I’ve fallen in love with Rabbi Menachem Creditor’s rendition of Mizmor l’David, so I thought I’d share it before Shabbat. The lyrics are in Hebrew and are the verses of Psalm 23, which in English says:
1 A Psalm of David. The LORD is my shepherd; I shall not want.
2 He maketh me to lie down in green pastures; He leadeth me beside the still waters.
3 He restoreth my soul; He guideth me in straight paths for His name’s sake.
4 Yea, though I walk through the valley of the shadow of death, I will fear no evil, for Thou art with me; Thy rod and Thy staff, they comfort me.
5 Thou preparest a table before me in the presence of mine enemies; Thou hast anointed my head with oil; my cup runneth over.
6 Surely goodness and mercy shall follow me all the days of my life; and I shall dwell in the house of the LORD for ever.
Before and after singing all six of those verses in order, Rabbi Creditor repeatedly sings the middle of verse 4 — “lo ira ra ki Atah imadi” — which is generally translated to something like: “I will fear no evil, for You are with me.”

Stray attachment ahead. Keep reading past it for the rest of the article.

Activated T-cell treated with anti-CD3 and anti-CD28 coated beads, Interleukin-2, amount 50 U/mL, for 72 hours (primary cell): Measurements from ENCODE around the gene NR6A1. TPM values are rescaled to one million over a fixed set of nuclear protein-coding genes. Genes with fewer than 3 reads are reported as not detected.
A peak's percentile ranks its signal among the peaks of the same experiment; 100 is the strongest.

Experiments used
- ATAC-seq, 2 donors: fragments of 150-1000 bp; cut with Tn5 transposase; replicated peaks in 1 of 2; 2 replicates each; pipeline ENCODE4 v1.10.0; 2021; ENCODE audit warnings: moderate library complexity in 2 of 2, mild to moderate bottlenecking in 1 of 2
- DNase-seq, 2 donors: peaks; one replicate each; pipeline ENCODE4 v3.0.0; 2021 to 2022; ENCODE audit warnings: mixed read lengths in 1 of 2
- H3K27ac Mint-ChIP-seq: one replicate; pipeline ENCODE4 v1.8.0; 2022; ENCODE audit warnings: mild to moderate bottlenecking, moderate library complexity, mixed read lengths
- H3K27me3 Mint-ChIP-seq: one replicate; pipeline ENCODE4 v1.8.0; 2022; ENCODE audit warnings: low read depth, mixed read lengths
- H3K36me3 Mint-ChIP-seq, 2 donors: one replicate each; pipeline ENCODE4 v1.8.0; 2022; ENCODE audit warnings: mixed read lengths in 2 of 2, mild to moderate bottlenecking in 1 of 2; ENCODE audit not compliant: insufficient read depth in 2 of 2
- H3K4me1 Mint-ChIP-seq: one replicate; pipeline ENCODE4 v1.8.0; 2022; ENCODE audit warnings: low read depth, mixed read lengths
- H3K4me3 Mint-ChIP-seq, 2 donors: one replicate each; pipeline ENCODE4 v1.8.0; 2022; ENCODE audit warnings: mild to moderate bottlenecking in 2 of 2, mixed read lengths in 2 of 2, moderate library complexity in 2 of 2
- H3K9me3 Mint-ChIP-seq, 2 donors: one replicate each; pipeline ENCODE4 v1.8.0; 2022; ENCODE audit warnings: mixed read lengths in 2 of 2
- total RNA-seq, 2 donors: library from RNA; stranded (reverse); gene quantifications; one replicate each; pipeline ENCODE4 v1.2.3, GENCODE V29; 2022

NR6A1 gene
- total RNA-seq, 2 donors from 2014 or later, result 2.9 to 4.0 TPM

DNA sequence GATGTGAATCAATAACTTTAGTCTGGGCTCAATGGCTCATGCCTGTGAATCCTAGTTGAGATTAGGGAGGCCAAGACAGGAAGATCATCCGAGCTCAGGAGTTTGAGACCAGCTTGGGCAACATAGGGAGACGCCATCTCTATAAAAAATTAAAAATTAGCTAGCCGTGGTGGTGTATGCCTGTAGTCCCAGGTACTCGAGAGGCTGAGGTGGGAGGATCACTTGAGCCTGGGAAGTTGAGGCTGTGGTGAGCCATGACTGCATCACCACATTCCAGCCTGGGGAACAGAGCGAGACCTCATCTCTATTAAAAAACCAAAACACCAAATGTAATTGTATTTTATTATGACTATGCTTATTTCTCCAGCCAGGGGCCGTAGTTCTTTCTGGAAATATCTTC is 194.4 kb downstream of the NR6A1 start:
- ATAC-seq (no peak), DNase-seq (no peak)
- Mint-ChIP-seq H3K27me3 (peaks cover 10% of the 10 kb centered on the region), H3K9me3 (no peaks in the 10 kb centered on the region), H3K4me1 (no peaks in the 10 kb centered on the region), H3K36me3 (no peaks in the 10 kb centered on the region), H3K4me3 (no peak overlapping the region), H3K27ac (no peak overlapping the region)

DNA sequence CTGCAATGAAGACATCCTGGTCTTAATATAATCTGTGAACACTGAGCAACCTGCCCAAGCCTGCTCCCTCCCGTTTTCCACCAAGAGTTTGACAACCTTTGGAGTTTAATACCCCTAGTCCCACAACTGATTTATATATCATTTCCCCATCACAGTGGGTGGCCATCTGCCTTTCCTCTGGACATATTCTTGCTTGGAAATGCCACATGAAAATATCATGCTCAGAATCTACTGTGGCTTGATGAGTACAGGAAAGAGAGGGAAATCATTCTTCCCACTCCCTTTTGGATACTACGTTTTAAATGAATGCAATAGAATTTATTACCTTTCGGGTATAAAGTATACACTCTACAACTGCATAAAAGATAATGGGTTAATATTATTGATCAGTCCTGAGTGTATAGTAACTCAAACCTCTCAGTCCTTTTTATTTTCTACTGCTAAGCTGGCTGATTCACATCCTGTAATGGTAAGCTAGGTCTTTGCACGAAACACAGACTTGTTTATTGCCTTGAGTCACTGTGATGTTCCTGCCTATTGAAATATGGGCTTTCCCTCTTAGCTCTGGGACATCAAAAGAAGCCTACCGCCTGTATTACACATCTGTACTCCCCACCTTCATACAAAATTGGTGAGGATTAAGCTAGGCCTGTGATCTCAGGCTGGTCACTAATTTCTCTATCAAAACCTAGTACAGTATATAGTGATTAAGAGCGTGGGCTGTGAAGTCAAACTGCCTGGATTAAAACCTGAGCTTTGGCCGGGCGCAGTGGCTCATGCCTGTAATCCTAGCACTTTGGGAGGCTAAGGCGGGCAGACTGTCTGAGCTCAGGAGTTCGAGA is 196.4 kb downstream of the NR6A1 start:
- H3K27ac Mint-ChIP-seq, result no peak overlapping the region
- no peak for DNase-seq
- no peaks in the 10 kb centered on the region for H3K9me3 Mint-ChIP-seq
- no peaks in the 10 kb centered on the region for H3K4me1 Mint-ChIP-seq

Early this morning, as I began trying to get the text of Psalm 23 into this post, and as I was deciding whether to include the Hebrew text, I noticed something strange about the Hebrew in that repeated phrase. “You are with me” comes from two Hebrew words “Atah imadi.” Atah means You, and every translation i found online indicated “imadi” is “with me.” But “imad” is from the root for “omed” which means “stand.” So really, what the line means is that Hashem will “stand me”… that when we are so terrified that we think we may fall down, Hashem will keep us standing… and that’s a much more beautiful image than God simply being “with” us!!
Shabbat shalom!!! jen